Catch-up rhetoric putting ‘huge pressure’ on children

Focus should be on socialisation and play if time in school is extended, says the British Psychological Society

Tes Reporter

‘Children under huge pressure due to catch-up rhetoric’

Children are being put under a “huge” pressure by the narrative that pupils need to catch up with lost learning, educational psychologists have warned.

Young people should be supported through socialisation and play if the government decides to extend the amount of time that they spend in school, the British Psychological Society (BPS) has urged.

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Prime minister Boris Johnson has appointed Sir Kevan Collins as the education recovery commissioner to oversee the government’s catch-up programme for children whose learning has been disrupted by Covid-19.

Educational psychologists are urging the government to reconsider its focus on the idea that children and young people need to “catch up” on their education following school closures due to the pandemic.

Instead, they argue that supporting the wellbeing needs of all children should be a priority.

The plea comes as the prime minister, Boris Johnson, is due to set out his “road map” for easing the lockdown in England later today, with the aim of first reopening schools.

Dr Dan O’Hare, co-chair of the BPS division of educational and child psychology, said: “It’s absolutely understandable that parents and caregivers are concerned that children have been missing out on many aspects of their formal education over the past year.

“However, the notion that children need to catch up or are ‘behind’ at school due to the pandemic reinforces the idea that children have ‘one shot’ at their education and puts them under even more pressure to perform academically after what has been a challenging and unprecedented time for everyone.”

The government is said to be considering a number of options – including summer schools, extended school days and shorter summer holidays – as part of its catch-up plans for pupils who have missed out.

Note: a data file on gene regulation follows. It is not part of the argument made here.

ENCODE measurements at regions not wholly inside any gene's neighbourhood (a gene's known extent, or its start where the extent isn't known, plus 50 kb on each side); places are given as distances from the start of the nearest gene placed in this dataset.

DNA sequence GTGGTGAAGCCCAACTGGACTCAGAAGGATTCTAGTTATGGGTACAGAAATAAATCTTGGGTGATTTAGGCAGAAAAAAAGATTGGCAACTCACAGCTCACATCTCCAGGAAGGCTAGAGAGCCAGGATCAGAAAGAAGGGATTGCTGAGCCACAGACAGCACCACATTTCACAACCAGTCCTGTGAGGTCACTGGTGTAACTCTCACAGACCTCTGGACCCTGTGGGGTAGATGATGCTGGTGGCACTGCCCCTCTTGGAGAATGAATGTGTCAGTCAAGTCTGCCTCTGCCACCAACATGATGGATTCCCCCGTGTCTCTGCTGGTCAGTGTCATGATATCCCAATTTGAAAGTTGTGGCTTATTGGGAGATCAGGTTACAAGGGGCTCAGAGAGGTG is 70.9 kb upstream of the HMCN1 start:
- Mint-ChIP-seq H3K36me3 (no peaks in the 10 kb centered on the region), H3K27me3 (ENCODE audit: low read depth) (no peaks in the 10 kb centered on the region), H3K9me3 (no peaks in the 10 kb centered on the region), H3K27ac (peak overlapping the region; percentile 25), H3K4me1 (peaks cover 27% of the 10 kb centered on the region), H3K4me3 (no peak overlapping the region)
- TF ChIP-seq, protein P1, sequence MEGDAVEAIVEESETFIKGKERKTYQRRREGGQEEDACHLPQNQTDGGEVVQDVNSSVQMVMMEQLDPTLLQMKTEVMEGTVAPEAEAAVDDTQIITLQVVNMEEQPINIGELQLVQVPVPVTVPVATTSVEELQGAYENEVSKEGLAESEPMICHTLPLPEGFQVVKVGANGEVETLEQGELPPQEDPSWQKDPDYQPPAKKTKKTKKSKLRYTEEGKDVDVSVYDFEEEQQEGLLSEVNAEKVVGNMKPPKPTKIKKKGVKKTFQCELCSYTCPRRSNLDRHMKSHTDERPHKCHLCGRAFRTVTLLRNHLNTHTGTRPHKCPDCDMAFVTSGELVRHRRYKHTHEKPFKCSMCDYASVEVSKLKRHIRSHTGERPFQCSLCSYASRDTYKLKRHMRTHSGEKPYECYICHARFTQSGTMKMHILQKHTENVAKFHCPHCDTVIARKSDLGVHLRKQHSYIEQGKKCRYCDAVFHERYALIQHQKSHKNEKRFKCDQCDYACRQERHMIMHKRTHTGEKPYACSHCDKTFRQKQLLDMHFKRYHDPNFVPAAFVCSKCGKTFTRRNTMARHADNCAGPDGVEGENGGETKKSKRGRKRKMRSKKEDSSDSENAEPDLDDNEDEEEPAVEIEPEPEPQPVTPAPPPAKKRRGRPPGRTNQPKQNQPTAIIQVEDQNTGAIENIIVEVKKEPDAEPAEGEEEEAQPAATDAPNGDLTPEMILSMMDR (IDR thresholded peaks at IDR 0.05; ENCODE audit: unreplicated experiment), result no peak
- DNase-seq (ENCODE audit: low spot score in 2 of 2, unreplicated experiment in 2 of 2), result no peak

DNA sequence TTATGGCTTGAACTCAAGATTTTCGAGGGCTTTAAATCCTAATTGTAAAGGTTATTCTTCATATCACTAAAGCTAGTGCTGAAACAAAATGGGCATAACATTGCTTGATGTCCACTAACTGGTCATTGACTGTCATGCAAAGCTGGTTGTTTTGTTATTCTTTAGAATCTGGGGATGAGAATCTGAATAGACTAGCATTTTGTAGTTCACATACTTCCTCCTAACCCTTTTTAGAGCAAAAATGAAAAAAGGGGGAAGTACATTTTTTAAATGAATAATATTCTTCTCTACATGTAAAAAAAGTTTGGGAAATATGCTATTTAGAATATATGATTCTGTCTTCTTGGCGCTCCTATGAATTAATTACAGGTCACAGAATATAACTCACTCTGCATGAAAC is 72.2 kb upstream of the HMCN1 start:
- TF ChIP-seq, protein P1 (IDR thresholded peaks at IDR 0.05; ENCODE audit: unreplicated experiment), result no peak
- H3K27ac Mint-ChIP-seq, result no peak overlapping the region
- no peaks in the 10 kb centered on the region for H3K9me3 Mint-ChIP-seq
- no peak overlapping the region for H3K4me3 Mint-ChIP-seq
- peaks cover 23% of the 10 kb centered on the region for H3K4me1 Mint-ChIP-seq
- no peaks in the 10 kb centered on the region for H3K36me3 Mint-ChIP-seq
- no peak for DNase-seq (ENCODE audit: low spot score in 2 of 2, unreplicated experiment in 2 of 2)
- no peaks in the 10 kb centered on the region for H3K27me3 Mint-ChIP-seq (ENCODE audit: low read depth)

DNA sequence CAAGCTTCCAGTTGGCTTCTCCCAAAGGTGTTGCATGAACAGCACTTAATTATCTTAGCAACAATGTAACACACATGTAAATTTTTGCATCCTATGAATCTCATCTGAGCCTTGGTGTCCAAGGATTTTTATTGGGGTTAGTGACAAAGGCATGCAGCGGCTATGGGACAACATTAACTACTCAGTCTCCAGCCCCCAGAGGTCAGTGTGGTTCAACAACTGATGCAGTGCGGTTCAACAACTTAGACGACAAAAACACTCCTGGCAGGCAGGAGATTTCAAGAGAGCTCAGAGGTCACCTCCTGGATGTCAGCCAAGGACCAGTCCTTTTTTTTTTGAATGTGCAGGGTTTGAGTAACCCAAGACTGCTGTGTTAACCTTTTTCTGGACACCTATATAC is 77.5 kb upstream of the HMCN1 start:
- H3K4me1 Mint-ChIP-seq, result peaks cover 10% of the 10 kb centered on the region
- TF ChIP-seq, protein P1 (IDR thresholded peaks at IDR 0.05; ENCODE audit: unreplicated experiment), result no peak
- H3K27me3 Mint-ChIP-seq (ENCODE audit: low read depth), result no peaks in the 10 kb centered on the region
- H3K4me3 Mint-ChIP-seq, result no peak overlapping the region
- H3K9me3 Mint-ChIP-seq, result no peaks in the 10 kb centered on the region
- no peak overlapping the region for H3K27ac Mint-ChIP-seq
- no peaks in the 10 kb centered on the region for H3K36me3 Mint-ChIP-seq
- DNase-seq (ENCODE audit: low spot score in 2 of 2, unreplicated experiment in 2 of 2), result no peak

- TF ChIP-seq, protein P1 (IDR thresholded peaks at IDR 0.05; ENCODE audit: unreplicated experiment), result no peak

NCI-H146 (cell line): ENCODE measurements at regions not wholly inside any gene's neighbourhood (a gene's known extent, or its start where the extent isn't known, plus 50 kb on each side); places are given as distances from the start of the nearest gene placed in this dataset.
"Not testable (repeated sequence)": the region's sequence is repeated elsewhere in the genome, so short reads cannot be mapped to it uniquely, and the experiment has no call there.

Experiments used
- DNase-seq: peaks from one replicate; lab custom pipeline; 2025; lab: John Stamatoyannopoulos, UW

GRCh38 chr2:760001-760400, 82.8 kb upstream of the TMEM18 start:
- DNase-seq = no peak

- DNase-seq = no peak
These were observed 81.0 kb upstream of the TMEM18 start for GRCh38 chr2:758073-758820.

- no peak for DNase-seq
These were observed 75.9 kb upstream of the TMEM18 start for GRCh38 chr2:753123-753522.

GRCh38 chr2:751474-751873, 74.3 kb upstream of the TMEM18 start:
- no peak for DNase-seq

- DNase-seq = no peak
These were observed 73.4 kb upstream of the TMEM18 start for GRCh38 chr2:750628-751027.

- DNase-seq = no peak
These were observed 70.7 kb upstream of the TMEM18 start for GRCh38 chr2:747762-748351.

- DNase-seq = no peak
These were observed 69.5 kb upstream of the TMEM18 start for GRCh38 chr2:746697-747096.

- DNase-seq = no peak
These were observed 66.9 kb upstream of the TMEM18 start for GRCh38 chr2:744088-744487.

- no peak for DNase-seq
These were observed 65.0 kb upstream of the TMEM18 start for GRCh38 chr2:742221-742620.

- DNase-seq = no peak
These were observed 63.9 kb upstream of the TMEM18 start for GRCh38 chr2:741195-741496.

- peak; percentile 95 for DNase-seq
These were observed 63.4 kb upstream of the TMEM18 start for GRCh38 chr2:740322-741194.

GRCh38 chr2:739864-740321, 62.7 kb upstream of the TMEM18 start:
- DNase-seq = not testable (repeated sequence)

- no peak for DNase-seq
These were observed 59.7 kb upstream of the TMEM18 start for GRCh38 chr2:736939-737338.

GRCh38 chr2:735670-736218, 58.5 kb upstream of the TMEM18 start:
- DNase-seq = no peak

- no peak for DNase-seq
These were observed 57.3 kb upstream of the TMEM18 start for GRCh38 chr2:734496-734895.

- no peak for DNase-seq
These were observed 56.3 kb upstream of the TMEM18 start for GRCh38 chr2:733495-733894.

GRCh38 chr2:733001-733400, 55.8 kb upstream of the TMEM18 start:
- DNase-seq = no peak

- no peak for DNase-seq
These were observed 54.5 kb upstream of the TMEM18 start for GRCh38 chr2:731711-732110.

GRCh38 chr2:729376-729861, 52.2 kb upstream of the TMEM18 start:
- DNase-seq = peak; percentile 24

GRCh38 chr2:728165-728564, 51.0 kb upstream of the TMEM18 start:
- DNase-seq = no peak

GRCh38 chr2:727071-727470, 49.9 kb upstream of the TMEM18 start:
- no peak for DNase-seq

But educational psychologists are instead advocating for a phased return to regular schooling, combined with a quality-over-quantity approach to learning.

Dr O’Hare told the PA media news agency: “The pandemic has disrupted all aspects of life and it’s unrealistic to expect children who have lived through this disruption to settle down into additional formal learning after the experiences they’ve had.

“Formal lessons must, of course, continue but we shouldn’t simply expect children and young people to pick up where they’ve left off and ‘catch up’ immediately on any gaps in their learning.

“This places huge and unnecessary pressure on children who have been through an extraordinary and potentially stressful time.”

Dr O’Hare said creating the time and space for children to express themselves through play is a “useful tool” to help them process what’s been happening.

“Whatever a child or young person’s circumstances, we can’t assume that the right thing to support their recovery and wellbeing is for them to be in lessons for longer each day,” he added.

Sir Kevan has previously said extra hours for sport, music and drama – alongside additional time for academic study – will be needed to help children catch up following months of disruption.

Last week, Tory MP Robert Halfon, the chairman of the Education Select Committee, said catch-up should “not just be about algebra and Shakespeare” as children’s mental health had become “fragile”.

Mr Halfon said an extension of the school day – for physical activity, mental health support and tuition – would support children’s “broader recovery”.

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